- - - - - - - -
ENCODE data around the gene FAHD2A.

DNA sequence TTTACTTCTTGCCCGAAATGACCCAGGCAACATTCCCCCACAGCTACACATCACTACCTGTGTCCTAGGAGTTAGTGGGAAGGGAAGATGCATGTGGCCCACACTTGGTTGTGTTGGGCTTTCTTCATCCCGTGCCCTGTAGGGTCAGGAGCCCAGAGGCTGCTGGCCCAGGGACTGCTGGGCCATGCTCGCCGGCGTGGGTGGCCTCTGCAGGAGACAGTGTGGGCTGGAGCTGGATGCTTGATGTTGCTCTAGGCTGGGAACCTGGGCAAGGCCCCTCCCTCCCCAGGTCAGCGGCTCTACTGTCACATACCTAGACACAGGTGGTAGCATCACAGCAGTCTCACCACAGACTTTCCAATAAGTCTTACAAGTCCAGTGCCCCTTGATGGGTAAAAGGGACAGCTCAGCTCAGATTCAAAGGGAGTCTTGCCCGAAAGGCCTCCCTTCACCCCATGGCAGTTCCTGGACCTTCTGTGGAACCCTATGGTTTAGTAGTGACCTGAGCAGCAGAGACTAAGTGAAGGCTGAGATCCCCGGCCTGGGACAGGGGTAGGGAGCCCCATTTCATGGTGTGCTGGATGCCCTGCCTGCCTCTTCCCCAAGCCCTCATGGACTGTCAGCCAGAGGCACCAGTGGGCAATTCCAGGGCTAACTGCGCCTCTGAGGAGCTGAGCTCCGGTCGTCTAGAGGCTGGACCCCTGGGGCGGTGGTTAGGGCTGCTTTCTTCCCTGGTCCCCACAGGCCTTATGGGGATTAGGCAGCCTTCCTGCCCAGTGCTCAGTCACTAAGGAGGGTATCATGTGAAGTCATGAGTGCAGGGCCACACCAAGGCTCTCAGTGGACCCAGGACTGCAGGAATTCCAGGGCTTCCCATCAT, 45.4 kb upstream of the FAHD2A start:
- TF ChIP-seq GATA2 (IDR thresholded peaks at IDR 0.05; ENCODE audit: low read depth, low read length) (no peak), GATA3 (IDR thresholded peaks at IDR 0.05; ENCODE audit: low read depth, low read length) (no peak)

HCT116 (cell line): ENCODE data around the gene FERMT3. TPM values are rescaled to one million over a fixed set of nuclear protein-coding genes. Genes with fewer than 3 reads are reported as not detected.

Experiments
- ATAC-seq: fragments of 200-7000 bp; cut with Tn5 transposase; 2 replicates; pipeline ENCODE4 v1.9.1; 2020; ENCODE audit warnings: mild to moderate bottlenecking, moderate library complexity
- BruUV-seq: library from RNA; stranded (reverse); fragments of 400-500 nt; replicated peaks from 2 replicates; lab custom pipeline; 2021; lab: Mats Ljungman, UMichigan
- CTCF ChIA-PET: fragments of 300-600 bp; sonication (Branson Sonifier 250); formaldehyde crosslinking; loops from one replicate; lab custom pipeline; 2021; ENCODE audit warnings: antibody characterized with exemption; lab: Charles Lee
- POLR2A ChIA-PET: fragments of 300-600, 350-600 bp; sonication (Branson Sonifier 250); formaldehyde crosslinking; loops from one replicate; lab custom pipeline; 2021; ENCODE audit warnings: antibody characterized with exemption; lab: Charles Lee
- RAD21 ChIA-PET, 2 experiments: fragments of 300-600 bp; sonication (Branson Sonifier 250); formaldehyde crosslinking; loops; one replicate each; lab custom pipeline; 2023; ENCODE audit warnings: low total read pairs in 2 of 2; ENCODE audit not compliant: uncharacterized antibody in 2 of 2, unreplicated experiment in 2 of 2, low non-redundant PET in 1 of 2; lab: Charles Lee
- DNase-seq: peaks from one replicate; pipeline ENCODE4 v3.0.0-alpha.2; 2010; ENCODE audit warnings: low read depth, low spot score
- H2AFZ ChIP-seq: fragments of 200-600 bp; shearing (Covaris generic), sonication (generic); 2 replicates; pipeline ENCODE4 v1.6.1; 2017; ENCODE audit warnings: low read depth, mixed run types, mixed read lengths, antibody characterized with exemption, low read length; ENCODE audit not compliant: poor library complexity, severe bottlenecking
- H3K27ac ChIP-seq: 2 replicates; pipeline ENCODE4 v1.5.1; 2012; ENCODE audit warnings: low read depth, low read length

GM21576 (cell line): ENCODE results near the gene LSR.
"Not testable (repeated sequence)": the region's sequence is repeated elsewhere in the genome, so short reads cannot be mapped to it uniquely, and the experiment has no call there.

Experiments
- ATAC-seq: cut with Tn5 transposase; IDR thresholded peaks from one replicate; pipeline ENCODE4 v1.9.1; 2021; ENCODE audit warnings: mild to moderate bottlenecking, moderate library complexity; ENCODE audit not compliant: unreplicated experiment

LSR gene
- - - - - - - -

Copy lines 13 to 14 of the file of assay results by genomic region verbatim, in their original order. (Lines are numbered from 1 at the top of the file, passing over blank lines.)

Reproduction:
- H3K27ac ChIP-seq: 2 replicates; pipeline ENCODE4 v1.5.1; 2012; ENCODE audit warnings: low read depth, low read length

GM21576 (cell line): ENCODE results near the gene LSR.